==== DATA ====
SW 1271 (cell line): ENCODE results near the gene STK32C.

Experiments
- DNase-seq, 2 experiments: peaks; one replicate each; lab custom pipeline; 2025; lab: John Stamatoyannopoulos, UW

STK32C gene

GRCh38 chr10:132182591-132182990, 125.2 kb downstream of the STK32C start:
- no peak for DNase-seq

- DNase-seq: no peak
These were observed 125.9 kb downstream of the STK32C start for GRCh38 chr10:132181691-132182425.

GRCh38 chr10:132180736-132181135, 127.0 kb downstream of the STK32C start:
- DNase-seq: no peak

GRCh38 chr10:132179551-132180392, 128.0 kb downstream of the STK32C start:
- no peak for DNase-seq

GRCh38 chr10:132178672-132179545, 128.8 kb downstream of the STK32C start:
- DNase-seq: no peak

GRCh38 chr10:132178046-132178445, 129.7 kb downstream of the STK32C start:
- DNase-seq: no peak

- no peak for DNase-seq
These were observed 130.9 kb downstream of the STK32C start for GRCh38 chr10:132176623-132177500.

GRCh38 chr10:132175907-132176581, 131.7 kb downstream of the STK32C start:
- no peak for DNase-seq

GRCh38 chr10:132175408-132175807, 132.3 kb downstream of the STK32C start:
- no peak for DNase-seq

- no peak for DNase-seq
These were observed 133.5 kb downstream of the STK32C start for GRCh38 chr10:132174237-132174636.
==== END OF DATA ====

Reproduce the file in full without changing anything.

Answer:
SW 1271 (cell line): ENCODE results near the gene STK32C.

Experiments
- DNase-seq, 2 experiments: peaks; one replicate each; lab custom pipeline; 2025; lab: John Stamatoyannopoulos, UW

STK32C gene

GRCh38 chr10:132182591-132182990, 125.2 kb downstream of the STK32C start:
- no peak for DNase-seq

- DNase-seq: no peak
These were observed 125.9 kb downstream of the STK32C start for GRCh38 chr10:132181691-132182425.

GRCh38 chr10:132180736-132181135, 127.0 kb downstream of the STK32C start:
- DNase-seq: no peak

GRCh38 chr10:132179551-132180392, 128.0 kb downstream of the STK32C start:
- no peak for DNase-seq

GRCh38 chr10:132178672-132179545, 128.8 kb downstream of the STK32C start:
- DNase-seq: no peak

GRCh38 chr10:132178046-132178445, 129.7 kb downstream of the STK32C start:
- DNase-seq: no peak

- no peak for DNase-seq
These were observed 130.9 kb downstream of the STK32C start for GRCh38 chr10:132176623-132177500.

GRCh38 chr10:132175907-132176581, 131.7 kb downstream of the STK32C start:
- no peak for DNase-seq

GRCh38 chr10:132175408-132175807, 132.3 kb downstream of the STK32C start:
- no peak for DNase-seq

- no peak for DNase-seq
These were observed 133.5 kb downstream of the STK32C start for GRCh38 chr10:132174237-132174636.